published Jan 2014
Residents spend about $208 million per year on OHV activities, and nearly all their entire out-of-pocket trip costs are for gasoline. We estimate that OHV users buy about 6.6 million gallons of gasoline per year. With a base tax of $0.27 per gallon, resident OHV users in Montana generate over $1.8 million in revenue for the state highway trust fund.
published Jul 2014
The Bureau of Business and Economic Research’s most recent surveys suggest that about 8 percent of the state's households include snowmobile recreationists. Nearly always, the whole family participates. With an average household size of about 2.5, perhaps as many as 100,000 Montanans participate in the sport each winter.
published Jul 2001
A Prospective Study of Physical Activity and Cognitive Decline in Elderly Women: Women Who Walk
posted Feb 19, 2018
Join us in learning more about how the next generation plays a vital role in land stewardship, greenway development, and trail building.
published Aug 2017
This manuscript explains how mountain biking is related to public health and the issues underlying trail access in the United States.
published Oct 2001
Documenting the impact of Nebraska’s developing trail system, using surveys to learn more about usage patterns, public safety, property values, and community quality of life along three rural rail-trails.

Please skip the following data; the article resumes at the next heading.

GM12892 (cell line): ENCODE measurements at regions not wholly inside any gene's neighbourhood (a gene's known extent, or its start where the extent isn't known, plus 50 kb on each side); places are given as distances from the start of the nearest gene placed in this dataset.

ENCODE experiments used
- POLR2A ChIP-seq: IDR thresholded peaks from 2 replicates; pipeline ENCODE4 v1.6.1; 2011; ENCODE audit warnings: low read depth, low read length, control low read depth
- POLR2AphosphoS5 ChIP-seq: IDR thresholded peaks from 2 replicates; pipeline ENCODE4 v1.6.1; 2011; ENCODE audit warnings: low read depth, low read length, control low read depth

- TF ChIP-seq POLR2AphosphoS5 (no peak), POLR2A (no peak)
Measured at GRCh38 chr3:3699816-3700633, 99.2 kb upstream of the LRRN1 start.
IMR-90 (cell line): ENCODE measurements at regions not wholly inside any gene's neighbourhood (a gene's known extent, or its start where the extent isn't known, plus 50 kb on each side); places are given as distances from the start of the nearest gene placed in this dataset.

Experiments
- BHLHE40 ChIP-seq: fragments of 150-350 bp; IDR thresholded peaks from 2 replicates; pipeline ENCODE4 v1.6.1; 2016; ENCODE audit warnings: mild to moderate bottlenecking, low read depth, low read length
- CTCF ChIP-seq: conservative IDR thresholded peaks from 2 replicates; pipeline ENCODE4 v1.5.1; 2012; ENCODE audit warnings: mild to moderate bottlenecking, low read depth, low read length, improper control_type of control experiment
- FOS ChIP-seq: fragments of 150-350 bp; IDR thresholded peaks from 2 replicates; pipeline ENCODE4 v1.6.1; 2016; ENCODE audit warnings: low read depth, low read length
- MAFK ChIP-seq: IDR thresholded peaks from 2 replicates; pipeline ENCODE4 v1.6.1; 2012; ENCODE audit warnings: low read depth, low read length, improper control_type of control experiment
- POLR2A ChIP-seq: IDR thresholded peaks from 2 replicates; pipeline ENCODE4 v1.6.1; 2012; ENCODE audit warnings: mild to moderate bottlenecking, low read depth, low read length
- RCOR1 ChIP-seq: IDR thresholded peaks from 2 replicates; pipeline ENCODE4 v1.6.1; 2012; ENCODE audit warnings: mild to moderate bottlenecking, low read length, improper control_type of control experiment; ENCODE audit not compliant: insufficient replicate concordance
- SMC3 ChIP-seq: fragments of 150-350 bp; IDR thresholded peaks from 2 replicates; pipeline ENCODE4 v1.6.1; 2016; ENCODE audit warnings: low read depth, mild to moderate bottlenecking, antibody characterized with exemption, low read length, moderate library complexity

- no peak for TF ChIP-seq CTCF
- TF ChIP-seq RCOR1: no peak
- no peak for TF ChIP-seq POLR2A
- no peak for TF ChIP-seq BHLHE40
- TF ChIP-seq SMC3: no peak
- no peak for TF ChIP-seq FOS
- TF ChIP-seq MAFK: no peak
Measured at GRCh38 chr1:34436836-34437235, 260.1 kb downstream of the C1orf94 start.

posted Feb 19, 2018
How to turn old roads into modern trails.
posted Jun 4, 2019
by Chris Morris with New York State Office of Parks, Recreation, and Historic Preservation, Hank Osborn with New York - New Jersey Trail Conference, Sara Hart with New York State Office of Parks, Recreation, and Historic Preservation
This presentation will showcase elements of a comprehensive planning effort underway, and will focus on specific management actions including data collection, trail stewardship, maintenance, and a Leave No Trace hot spot event.
published Sep 2007
This research examines the economic impact of paddler recreation along the waterways of the Northern Forest Canoe Trail, a 740-mile route traversing New York, Vermont, Quebec, New Hampshire, and Maine.
published Feb 2000
Despite increased promotion of trails for health and recreation, critics of new trail development continue to raise questions about the suitability of trails in neighborhoods. Concerns often focus on the impact of trails on property values and public safety in different types of neighborhoods.